Royal Philips Electronics NV, one of Europe's largest consumer electronics makers, is interested in acquisitions to boost its appliances business, its smallest unit by revenue and last year's most profitable business.
"I would prefer acquiring a completely new application, though it could also be an addition to what we already have," Johan Van Splunter, head of Philips domestic appliances and personal care, said. He declined to name takeover targets or say how much might be spent.
Philips CEO Gerard Kleisterlee said the company's domestic appliance unit may receive funding for purchases to promote growth.
Amsterdam-based Philips made selling household appliances, which accounted for 7 percent of 2003 revenue of 29 billion euros (approx. U.S. $35.7 billion), its most profitable business by jointly developing products with consumer goods companies such as Sara Lee Corp. Its Senseo coffee machine, which uses Sara Lee's brew, has sold more than 6 million units worldwide.
The recently announced agreement with Interbrew SA, the maker of Stella Artois beer, to start selling a jointly developed beer draught system for home use is also part of the company's plan to boost profit margins for domestic appliances by working with consumer-products companies.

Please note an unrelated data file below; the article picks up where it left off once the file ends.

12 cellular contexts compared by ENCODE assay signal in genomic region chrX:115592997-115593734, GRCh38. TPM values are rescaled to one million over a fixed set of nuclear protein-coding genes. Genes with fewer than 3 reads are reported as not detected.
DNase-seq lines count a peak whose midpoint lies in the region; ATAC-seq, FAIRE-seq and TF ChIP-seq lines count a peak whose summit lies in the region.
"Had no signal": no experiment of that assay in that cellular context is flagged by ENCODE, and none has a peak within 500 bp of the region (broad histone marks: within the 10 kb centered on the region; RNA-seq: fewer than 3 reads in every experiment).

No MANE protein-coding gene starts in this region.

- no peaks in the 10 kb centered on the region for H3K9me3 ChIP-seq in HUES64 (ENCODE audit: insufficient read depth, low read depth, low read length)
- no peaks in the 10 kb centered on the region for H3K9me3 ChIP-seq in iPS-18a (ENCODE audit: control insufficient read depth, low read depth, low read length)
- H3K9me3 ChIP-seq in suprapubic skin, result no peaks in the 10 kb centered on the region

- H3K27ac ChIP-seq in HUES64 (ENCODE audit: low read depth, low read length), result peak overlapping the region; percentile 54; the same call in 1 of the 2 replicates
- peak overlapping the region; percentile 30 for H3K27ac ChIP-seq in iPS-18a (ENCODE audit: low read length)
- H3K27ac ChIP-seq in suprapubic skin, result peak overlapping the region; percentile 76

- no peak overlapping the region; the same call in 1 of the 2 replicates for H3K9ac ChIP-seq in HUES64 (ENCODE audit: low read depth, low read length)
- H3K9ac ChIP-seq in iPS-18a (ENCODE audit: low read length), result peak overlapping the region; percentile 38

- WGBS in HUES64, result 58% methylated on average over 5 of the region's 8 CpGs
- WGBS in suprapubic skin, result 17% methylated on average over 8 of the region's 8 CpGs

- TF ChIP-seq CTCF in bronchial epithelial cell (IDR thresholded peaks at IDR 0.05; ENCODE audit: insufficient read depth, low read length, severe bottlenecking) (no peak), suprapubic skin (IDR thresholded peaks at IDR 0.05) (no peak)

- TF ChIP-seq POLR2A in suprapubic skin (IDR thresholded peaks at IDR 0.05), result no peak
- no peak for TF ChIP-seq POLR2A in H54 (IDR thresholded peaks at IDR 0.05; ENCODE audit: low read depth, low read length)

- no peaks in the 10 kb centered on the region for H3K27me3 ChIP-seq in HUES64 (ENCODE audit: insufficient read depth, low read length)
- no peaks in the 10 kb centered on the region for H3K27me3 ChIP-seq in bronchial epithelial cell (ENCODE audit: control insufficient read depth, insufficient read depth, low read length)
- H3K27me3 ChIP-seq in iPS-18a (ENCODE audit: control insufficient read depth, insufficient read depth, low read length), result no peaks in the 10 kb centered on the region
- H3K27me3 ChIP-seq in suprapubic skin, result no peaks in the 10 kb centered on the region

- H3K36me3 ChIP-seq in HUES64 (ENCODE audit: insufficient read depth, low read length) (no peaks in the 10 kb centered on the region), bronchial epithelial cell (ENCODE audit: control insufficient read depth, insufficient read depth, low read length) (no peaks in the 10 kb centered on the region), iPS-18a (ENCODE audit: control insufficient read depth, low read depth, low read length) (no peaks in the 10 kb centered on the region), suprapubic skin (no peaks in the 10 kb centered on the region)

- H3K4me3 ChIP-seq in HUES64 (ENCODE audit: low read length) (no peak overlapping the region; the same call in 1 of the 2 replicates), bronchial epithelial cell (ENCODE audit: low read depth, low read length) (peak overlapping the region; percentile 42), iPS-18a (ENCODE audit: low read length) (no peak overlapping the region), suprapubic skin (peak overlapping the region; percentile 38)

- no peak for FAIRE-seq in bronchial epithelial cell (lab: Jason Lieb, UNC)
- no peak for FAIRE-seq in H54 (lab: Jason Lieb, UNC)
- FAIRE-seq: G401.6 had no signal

Philips reported its biggest quarterly profit in more than 3 years in July on demand for flat-screen TVs and chips used in mobile phones. Sales growth at the domestic appliances unit should also come from more spending on developing new products and marketing, Mr. Van Splunter said. "We don't have enough sales growth," he said. "To get sales growth, we'll need to increase our investments in both new applications or existing appliances with new features, such as the Senseo."
According to the company, 2004 sales will probably stay unchanged from last year's level of 2.1 billion euros (approx. $2.6 billion). In 2003, the domestic appliances business was Philips's most profitable business with a 18.7 percent operating margin. "The unit is a business that should do margins of at least 15 percent,'' Mr. Van Splunter said. "We have to invest in the business for the future however." (Bloomberg)
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